By Christine Hauer
(C) 2010 The New York Times
The euro fell sharply on Tuesday and major indexes in Europe and the United States tumbled as the sovereign debt crisis in Europe and the risk of contagion continued to hang over the market.
At the close, the Dow Jones industrial average was 225.06 points, or 2.02%, lower, at 10,926.77. The Standard & Poor’s 500-stock index fell 28.66 points, or 2.38%, to 1,173.60, while the Nasdaq dropped 74.49 points, or 2.98%, to 2,424.25.
In London, the FTSE 100 declined 2.56% or 142.18 points, while the DAX in Frankfurt fell 160.06 points to 2.6%. In Paris, the CAC-40 dropped 139.17 points or 3.64%.
Although the 15 other countries in the euro zone and the International Monetary Fund had agreed to give Greece 110 billion euros ($144 billion) in aid over three years, traders said the austerity plan remained a hard sell. Hundreds of Greek demonstrators took to the streets on Tuesday to rail against tough new austerity measures aimed at helping the debt-ridden country stave off economic disaster.
One lingering question is whether the $144 billion is enough to settle Greece’s problems and keep them from spreading.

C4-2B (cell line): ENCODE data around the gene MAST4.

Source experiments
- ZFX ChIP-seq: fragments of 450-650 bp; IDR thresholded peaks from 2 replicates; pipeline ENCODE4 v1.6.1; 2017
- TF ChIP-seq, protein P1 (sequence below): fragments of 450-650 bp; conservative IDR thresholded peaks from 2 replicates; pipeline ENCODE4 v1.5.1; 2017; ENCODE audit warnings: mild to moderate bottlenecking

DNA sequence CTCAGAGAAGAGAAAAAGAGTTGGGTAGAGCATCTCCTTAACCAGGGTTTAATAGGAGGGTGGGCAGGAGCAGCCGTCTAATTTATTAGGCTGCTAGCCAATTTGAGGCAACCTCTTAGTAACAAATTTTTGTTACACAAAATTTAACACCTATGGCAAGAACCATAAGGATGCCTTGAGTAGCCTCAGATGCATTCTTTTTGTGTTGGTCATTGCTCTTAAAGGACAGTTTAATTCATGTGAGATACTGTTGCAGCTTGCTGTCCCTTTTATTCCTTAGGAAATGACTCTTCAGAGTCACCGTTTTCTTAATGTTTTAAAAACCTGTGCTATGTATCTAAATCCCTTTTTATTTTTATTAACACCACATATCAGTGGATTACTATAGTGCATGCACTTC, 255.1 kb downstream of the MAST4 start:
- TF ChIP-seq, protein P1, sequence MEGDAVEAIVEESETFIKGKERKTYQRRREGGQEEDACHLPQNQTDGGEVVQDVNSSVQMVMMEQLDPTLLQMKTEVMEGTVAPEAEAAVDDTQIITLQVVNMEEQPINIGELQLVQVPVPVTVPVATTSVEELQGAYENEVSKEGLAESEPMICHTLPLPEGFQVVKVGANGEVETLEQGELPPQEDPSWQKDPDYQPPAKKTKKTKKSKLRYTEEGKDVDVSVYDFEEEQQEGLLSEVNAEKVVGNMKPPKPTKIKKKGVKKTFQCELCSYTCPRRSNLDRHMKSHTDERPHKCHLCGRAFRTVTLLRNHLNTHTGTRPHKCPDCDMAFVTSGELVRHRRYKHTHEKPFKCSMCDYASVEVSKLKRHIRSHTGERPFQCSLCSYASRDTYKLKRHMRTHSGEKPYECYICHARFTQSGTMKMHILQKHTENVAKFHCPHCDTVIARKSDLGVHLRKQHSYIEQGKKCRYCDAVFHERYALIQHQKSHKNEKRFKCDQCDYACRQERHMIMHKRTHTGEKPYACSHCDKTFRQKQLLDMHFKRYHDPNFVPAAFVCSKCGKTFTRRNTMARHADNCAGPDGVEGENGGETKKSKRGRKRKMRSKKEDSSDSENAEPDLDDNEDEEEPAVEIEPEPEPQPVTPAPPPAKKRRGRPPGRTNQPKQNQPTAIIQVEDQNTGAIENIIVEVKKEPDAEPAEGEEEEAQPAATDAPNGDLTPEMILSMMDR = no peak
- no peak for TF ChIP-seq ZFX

Investors were also watching Spain and Portugal, which have both had their debt downgraded in the last week. Greek government debt fell Tuesday, with the yield on the 10-year benchmark bond rising 36 basis points to 8.8%. In a sign of spreading nervousness, Portuguese and Spain bond yields also rose Tuesday.
“If there are real sovereign debt risks in Spain that is an issue for all multinational banks,” said Uri Landesman, president of Platinum Partners.
“What is going on in Europe is eventually going to result in defaults,” said Jeffrey Saut, the chief investment strategist for Raymond James. “They Band-Aided over the situation, and I think it is going to be very bad for the European banking complex.”
All of that has hurt the euro, which slipped 1.35% on Tuesday against dollar, trading at $1.3019. At one point, the euro slipped below $1.30.
“The impact of the potential contagion will continue to weigh on the euro in the near term,” Moody’s chief international economist, Ruth Stroppiana, said. “If the Greece situation does spread to Portugal, Spain and elsewhere in the euro zone then the euro would continue to fall. But the situation is still a very serious one.”
Kevin Chau, a currency analyst with IDEAglobal, said the euro could go to $1.25 by the end of the summer, and that others have put it at $1.20.
“I think that it will continue to go down because the problems over in Europe and the structure of the euro is being questioned,” Chau said. “The European members’ will to make the euro work and this whole unity work, is being questioned because of what is going on with Greece.”